I believe that GCI is in a good place. I believe that 2019 has been a good year of understanding the basics of ministry and many are beginning to practice these afresh. If you have never dribbled a basketball, it takes time to develop the eye-hand coordination to get the feel. First-time dribblers must watch the ball hit the floor and then return to their outstretched hand, and repeat. After enough practice and with muscle memory kicking in, a player can begin dribbling without looking down and can then play with their head up watching the activity around them. All of us are first-time dribblers in some aspect of Christian ministry, and that is okay. Go ahead and dribble with your head down for a while, and I bet when you first look up, you may very well see the face of the one whose ministry it belongs to.

As we collectively move forward toward Healthy Church, let’s not allow miscommunication to be a roadblock. Please access the vast array of ministry tools designed to serve you where you are in the journey and please feel free to access your ministry supervisors as well. It is imperative that we contextualize what it means to be Team-Based and Pastor-Led in our multiple cultures around the world, and in the midst of our cultural nuances that we share the Christ-like principles of understanding, respect, collaboration, and love, which apply in all circumstances.

As 2019 quickly draws to a close, many of you have held strategic planning meetings with your leaders, seeking the Lord’s direction for your congregation, and you have formed annual budgets. As you prepare to launch into 2020, it may be helpful to meet again and evaluate whether your plans and budgets fit into the avenues of Love, Hope and Faith. Let’s not miss what it means to participate with Jesus, the living and active Head of the Church.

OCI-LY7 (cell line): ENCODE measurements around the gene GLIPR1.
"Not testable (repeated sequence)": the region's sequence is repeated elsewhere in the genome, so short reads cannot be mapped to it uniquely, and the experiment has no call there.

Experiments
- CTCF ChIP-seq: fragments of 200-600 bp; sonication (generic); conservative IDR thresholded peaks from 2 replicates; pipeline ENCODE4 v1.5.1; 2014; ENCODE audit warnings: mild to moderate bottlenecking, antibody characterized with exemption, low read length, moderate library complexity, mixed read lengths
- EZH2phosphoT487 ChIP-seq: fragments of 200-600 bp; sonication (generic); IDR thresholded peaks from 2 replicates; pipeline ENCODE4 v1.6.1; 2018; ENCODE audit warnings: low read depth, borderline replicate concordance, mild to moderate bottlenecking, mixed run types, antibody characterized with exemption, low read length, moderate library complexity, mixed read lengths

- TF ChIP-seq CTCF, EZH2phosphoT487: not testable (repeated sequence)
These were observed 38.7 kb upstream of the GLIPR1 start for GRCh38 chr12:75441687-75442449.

My prayers are with you for this upcoming New Year and I am poised alongside you to receive the gifts that the Father may have in store for us. And there is none greater than “Unto us a child is born, unto us a son is given.” Could the Father’s love be more clearly communicated?

Clearly, it is about Jesus!

Greg Williams

7 thoughts on “Clarity”

  1. Dear Greg,

    Your comments show much wisdom and humility. Our international fellowship is in some ways complex,
    but „the Christian basics“ have been clear for the past 2000 years. We may culturally adapt
    whenever and wherever necessary, but the core of the gospel will NEVER change. I am grateful for
    your willingness to keep an open mind as the Lord guides your steps. Our prayers and support are with you.

    Every blessing,
    Santiago

  2. Thank you Sir for making the Gci family closer than ever… I feel closer to my brothers and sisters all over the globe, all thanks to you… With love from Nigeria. Joseph Onyemali

  3. Thanks for the focus on the simple, but dynamic impact of “mis-information” (also, it reminds me of the flip-side of the coin….”missed-information”). Which reminds me of the fact that “communication” is much more than “just talking”……..Also, the value of “listening” and questioning as well (self as well as others) with an open mind….produces “healthy” relations!

  4. Acts of love, say more than any words can. Love flowing out from Christians, communicates Christ to the world. We do have a very hungry world !

  5. Words do have different meanings except for, The Word. Each area of the world needs to hear The Word, the voice of Jesus Christ as He speaks to us! Do we hear His Voice loud and clear? Jn 10:27-30

  6. Thanks Greg for your leadership, for the GCI Healthy Church, we, the church, should strive to sing from the same hymn sheet so to speak, and as you have said we are in this work together with God. All the best for 2020 and God’s work. God Bless, from Trevor Coverdale, North London Congregation, England.

    PS. I could call you Mr. President, but I hope Greg is more loving.